How can LGBTQ individuals access affordable mental healthcare?
The passage of the Affordable Care Act increased access to mental healthcare for the LGBTQ community. ACA plans are guaranteed issue, thus forbidding insurance companies from discriminating against those living with a mental health condition. This is an especially salient change given that mental illnesses were previously considered pre-existing conditions, and insurance companies used to be able to deny people coverage or charge them dramatically higher premiums if they had a pre-existing condition. (Having a transgender medical history used to be considered a pre-existing condition as well.) All ACA plans include coverage for mental health and substance use disorders, including preventive services such as depression screenings.
In addition, the ACA made affordable health insurance and healthcare much more accessible. The first way it did this was by offering subsidies for ACA Marketplace health insurance plans. If you make between 100 and 400 percent of the Federal Poverty Level, you’ll likely qualify for premium tax credits to lower the cost of your monthly insurance premiums. You may also be able to lower your healthcare costs via cost-sharing reductions, which has different eligibility rules in each state. The second method was by paving the way for Medicaid expansion in the majority of the states. Before Medicaid expansion, eligibility was mostly based on having a qualifying characteristic such as being an extremely low-income family with children or having a disability. In states with Medicaid expansion, you now can be eligible solely based on your income. All Medicaid programs offer certain mandatory behavioral health services such as inpatient and outpatient services, and many states have chosen to expand coverage to other services for mental health and substance use disorders. Because the LGBTQ community, and in particular the transgender population, is much more likely to live under the poverty line and be uninsured, these changes have been beneficial to the physical and mental health of the LGBTQ population.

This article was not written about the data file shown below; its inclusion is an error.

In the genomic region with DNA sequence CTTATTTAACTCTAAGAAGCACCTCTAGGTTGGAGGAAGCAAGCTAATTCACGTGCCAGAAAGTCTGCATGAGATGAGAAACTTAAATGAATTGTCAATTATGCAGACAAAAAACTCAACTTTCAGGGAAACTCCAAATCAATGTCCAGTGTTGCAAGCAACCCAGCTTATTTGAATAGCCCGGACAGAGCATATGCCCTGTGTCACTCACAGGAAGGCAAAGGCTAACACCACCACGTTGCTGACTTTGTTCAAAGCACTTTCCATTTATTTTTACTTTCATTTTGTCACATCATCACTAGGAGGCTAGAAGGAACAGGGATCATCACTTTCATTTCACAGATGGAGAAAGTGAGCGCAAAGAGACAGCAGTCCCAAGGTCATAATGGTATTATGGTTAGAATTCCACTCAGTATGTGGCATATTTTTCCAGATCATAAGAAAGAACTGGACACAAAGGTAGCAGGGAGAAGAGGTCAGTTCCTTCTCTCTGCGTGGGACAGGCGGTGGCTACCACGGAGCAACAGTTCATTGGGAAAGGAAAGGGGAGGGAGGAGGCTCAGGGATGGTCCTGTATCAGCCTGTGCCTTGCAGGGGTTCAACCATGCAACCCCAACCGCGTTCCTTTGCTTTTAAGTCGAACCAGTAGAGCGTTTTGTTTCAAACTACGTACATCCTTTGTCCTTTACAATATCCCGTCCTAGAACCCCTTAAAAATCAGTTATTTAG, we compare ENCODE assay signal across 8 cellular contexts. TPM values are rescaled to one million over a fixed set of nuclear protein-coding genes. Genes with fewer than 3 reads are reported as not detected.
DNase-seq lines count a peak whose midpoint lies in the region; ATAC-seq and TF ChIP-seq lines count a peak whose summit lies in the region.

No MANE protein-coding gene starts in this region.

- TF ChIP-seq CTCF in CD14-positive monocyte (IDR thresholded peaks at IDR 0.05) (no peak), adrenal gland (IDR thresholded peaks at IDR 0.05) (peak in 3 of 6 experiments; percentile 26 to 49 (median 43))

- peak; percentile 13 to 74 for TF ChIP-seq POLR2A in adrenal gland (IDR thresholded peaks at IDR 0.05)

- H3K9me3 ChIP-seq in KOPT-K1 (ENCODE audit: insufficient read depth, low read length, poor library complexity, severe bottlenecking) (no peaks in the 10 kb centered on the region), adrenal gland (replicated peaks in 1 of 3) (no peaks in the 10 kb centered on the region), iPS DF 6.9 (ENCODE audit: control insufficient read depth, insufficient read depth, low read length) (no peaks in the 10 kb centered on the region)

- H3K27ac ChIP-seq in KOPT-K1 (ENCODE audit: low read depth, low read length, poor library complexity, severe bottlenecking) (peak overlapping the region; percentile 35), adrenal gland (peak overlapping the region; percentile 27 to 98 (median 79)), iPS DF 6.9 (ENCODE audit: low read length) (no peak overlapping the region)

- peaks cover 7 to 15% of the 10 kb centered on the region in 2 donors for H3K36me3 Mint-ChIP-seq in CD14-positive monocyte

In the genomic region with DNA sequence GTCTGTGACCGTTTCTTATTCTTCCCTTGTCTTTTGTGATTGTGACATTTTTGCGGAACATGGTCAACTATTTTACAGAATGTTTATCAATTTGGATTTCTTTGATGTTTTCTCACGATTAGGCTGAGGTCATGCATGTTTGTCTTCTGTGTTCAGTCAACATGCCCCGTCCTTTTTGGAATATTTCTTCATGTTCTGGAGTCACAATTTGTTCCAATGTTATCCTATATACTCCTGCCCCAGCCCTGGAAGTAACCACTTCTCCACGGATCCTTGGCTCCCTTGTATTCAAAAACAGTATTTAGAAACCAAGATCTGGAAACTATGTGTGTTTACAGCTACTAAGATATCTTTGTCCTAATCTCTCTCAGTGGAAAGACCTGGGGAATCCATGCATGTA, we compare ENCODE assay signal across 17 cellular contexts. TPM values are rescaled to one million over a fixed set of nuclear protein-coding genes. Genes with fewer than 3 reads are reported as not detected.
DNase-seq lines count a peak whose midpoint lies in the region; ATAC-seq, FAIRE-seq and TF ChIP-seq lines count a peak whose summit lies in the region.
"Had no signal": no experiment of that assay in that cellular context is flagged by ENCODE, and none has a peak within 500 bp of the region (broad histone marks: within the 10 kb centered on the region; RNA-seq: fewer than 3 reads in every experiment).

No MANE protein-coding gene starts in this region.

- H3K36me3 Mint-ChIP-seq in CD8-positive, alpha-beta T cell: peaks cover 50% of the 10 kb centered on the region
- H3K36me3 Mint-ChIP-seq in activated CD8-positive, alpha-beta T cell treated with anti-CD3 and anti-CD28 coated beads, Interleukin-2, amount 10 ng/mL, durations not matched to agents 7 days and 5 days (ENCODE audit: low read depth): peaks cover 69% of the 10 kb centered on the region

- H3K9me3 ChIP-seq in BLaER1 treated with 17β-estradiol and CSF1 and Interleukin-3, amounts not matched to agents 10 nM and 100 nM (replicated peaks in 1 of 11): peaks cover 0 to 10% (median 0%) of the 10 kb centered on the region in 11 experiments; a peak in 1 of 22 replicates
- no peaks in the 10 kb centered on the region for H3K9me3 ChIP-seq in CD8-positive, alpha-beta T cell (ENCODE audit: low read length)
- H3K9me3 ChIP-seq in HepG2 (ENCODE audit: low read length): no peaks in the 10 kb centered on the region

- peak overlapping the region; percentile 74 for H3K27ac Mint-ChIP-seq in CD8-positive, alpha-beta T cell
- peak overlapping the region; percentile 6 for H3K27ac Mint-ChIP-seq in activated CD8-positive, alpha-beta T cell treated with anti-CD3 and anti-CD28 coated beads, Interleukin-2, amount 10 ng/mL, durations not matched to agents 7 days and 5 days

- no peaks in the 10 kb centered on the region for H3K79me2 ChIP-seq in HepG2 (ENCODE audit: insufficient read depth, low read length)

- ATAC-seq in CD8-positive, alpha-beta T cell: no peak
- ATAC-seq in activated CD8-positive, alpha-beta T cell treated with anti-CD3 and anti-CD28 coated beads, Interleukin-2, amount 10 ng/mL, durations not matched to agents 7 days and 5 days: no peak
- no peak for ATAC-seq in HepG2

You can enroll in ACA plans during the annual Open Enrollment Period, or you may be eligible for a Special Enrollment Period if you have a qualifying life event. You can apply for Medicaid at any time of the year.